‘Hang out’ or ‘shape up’: Gove, Gramsci and the cadet force
In the wake of the killing of a British soldier in Woolwich on Wednesday, mainstream media and policy discourse has been saturated with sensationalist, racist and Islamophobic language, much of which is directed at young Muslim men. This article by Toby Young, which calls for ‘military-style free schools’ to ‘prevent disaffected Muslim youths from falling into the hands of Islamist hate preachers’ falls into this category. Toby’s comments come quick on the heels of Gove’s recent speech in which he argued for an increase in the number of cadet forces in state schools. In this blog post, Laura explores the assumptions behind the Conservative rhetoric about the role of cadet forces, and the armed forces more widely, in state schools.
‘Your son says he wants to spend more time with one particular group of friends. Which would be more inspiring – because he wants to improve his pool or because they’re in the cadets and he wants to join?’ – Michael Gove, 9th May 2013
I admit it. I have something of a morbid fascination with Michael Gove’s speeches. There is something about the rhetorical sleight of hand and doublespeak that draws my eyes over to look at the damage. These speeches are ideological works that weave a story about education that demonises teachers, unions, parents and young people with one hand, while removing jobs, benefits and services with the other.
Reading Gove’s rhetoric after a day of interviews with young people, I was reminded of the revolutionary theorist Gramsci, whose ideas have become quite popular with neoliberal speechwriters in the UK (as Heather explores in her critique of another of Gove’s speeches) and US (at a recent conference I heard that Republican Carl Rove asked his aides to read The Prison Notebooks but can’t find reference to this anywhere online – answers on a postcard). Gramsci argued that power in society was not only maintained through violence, but also gained through consent, by the circulation of ideas. Certain ideas come to become seen as ‘common sense’ – as ‘natural’ or ‘inevitable’.
One recurring theme in Gove’s speeches – reiterated in last week’s keynote at Brighton College – is the role that combined cadet forces (CCF) can play in schools. Last summer, Gove announced funding to create new cadet forces, arguing that:
“Cadet Forces teach our young people vital skills such as teamwork and discipline. They provide them with huge opportunities, open up new horizons and new possibilities.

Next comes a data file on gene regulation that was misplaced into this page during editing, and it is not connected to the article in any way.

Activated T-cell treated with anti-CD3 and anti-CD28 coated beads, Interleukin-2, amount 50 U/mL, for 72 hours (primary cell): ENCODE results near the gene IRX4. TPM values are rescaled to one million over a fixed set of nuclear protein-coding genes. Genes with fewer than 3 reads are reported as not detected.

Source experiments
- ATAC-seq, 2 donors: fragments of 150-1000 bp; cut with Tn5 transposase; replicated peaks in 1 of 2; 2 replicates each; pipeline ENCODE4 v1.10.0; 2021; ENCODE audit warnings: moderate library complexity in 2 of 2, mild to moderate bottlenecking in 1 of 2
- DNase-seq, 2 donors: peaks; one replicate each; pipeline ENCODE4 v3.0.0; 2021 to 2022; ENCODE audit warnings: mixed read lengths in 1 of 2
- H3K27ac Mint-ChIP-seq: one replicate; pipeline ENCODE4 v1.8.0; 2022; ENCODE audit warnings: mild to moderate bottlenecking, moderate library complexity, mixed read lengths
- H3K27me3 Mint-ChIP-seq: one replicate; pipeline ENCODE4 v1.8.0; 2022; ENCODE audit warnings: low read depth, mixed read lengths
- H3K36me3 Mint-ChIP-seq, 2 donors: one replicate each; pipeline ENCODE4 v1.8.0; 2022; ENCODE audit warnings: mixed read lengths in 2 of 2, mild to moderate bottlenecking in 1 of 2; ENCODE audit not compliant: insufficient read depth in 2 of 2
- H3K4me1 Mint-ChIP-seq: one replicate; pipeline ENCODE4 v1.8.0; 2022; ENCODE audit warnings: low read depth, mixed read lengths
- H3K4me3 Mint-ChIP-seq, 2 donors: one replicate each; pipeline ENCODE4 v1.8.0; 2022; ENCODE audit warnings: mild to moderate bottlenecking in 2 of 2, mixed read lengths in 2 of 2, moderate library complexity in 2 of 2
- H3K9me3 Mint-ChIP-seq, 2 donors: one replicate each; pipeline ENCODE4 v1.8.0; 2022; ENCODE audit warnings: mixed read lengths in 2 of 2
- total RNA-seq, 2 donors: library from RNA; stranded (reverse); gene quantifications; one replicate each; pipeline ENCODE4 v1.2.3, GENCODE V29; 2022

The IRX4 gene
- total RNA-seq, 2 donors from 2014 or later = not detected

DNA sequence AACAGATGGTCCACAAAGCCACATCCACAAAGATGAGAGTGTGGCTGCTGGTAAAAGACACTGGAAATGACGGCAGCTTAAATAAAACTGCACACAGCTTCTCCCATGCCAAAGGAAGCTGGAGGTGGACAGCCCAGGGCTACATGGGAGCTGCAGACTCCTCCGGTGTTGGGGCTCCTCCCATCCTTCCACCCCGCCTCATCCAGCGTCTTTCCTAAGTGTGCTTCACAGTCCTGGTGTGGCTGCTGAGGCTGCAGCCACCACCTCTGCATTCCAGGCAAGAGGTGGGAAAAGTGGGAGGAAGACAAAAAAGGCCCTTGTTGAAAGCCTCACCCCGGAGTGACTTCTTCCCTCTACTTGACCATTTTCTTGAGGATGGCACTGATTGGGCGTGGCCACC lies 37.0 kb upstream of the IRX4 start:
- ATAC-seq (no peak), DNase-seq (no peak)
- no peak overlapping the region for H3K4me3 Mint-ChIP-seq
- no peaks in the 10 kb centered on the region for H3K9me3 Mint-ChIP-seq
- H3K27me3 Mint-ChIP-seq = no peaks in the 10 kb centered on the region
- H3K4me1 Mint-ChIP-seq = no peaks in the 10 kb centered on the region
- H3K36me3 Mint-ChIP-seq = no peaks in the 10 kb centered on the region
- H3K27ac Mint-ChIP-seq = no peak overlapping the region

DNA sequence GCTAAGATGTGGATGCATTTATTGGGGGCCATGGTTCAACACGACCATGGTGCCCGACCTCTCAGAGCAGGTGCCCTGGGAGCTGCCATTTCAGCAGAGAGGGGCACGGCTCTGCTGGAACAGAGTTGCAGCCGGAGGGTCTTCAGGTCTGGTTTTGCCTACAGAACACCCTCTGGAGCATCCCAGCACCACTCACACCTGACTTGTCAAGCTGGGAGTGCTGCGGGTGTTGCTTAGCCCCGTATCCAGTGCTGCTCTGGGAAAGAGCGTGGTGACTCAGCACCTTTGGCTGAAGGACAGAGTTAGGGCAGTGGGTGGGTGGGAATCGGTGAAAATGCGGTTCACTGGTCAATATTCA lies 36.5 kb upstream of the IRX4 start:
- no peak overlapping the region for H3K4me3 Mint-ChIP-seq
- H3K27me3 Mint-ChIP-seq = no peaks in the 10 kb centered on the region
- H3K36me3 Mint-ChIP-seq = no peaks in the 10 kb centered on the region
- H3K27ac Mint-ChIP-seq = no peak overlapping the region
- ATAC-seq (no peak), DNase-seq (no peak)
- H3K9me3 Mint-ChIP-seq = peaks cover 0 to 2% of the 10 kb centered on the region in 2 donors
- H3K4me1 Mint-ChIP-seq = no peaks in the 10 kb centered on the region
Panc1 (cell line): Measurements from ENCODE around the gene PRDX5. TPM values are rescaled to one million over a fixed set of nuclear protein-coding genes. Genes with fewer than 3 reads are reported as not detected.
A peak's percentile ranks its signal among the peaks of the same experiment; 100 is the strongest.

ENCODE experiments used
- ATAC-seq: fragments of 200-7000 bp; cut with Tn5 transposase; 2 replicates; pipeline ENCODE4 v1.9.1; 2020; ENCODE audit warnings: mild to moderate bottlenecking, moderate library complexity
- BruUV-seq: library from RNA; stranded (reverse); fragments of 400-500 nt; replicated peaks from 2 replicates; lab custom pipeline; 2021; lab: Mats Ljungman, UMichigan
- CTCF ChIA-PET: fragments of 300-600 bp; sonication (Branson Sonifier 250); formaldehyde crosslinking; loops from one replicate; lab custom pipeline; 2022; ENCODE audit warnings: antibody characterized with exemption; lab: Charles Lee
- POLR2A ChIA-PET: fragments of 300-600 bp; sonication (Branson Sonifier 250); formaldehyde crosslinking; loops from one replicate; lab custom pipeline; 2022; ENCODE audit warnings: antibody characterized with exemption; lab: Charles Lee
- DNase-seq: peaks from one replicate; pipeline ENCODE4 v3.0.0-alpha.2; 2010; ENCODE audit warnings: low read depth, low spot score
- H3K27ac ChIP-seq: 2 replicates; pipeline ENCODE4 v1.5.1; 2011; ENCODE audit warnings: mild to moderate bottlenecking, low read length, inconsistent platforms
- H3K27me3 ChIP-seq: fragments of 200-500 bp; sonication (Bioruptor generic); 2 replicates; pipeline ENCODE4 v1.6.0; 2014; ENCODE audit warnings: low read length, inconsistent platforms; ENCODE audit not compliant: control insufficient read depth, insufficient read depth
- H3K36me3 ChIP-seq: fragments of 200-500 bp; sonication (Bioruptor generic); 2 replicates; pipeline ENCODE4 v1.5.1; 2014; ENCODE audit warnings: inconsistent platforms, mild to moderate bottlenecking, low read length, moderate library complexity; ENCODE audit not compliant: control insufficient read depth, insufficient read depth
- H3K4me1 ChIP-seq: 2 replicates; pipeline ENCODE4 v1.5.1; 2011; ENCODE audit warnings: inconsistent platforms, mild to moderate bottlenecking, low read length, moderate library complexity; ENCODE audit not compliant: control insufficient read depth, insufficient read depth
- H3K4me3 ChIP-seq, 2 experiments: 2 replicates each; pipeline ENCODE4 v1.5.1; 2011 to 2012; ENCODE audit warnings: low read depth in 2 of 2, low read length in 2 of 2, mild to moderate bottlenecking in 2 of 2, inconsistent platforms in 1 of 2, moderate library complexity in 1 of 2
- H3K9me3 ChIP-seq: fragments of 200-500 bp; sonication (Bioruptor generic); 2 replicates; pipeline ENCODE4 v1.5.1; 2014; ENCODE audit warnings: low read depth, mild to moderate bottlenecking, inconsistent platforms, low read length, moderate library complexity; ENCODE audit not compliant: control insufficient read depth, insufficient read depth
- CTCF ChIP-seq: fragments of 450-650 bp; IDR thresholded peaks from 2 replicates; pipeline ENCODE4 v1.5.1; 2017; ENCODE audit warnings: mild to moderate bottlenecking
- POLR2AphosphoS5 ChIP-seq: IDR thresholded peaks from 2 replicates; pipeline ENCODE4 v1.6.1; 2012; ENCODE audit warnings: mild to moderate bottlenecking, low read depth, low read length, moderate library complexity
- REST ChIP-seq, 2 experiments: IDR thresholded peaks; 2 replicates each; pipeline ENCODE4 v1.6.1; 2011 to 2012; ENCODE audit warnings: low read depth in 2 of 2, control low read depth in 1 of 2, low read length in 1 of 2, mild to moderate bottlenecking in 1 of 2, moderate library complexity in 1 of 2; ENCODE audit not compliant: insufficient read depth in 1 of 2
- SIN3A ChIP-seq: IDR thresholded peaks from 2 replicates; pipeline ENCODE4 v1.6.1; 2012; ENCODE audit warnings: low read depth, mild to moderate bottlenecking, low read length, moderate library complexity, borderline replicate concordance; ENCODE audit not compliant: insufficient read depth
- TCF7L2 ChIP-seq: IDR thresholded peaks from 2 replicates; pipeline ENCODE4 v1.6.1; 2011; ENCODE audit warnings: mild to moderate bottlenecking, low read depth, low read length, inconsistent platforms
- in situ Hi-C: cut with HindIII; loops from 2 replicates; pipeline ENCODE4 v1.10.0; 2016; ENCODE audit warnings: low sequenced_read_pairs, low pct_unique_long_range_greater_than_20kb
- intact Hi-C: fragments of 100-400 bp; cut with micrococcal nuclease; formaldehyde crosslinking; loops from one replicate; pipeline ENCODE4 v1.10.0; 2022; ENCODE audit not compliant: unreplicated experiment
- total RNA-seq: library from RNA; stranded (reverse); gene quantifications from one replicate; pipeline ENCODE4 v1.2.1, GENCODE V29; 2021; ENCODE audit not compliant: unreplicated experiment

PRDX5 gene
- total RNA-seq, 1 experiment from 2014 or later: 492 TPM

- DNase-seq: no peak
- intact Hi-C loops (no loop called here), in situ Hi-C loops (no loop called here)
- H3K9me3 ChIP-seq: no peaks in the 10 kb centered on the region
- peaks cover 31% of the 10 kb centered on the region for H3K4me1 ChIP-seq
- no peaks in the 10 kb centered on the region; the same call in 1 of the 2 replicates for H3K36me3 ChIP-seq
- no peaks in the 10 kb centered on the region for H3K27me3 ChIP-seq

That’s why I want to see more of these in our schools so that we can give young people no matter what their background the skills to succeed.”
The rhetoric surrounding the expansion of CCF in state education rests on some of the same assumptions as the policy discourse surrounding the ‘Troops to Teachers’ proposal, which Heather Mendick has questioned over at Gender and Education Association and Esther Dermott has analysed in a paper for Critical Social Policy. This is also echoed in Gove’s recent proposal for state ‘military style’ schools, which was in turn been taken up by Toby Young in response to the killing of a British soldier in Woolwich on Wednesday. The armed forces, specifically as a provider of male ‘role models’, are positioned as potential sources of discipline and inspiration for young people. By engaging in military exercises, drill, and working in a hierarchical organisation, Gove sees cadet forces building ‘character’ and instilling ‘discipline’. This fits within a broader emphasis on ‘character building’ and ‘resilience’ in education policy and in neoliberal political and cultural discourse.
Young people at state schools are thus constructed as problematic subjects, in need of the steer of a firm and disciplinary hand in order to achieve their ‘promise’. This rhetoric reinforces dominant narratives of working-class young people as unruly, undisciplined and out of control – the kinds of stories that proliferated in the mainstream media reporting of the riots in England in August 2011 (Reicher and Stott take a critical view of this in their 2011 book on the riots). This discourse is often gendered, classed, racialised and Islamophobic, with young working-class black and Muslim men in particular demonised in mainstream news reporting and policy discourse. While the extreme end of the spectrum includes articles like Toby Young’s and David Starkey’s infamous racist comments on Newsnight during the 2011 riots, mainstream news reporting is infused with this rhetoric. Take the following sentence from The Guardian yesterday:
“Shouting the justification of al-Qaida-inspired jihadists across the world, the tall black man, dressed in the dark clothing and beanie hat of urban south London, spat his words to an eyewitness filming on his mobile phone”
A picture is painted, in such rhetoric, of unruly and dangerous young men all over the world. The ‘jihadist’ is drawn alongside familiar cultural reference points used when demonising young working-class black and Asian young men.
Discipline and punish
The expansion of CCF in state education is presented as a solution to a young generation ‘in crisis’. The problems young people face in terms of access to employment and education are positioned as problems of will – if only they had the right discipline then they would make the right choices and thus be on the way to the right kind of ‘success’. As we have argued elsewhere on this blog in relation to speeches made by Gove and Cameron, this Conservative vision of ‘success’ and the ‘right’ kinds of imagined futures for young people tend to focus on their ability to participate in the labour market in specific ways and spend their wages on property. This neoliberal rhetoric presents those who do not aspire to these kinds of futures as deficient.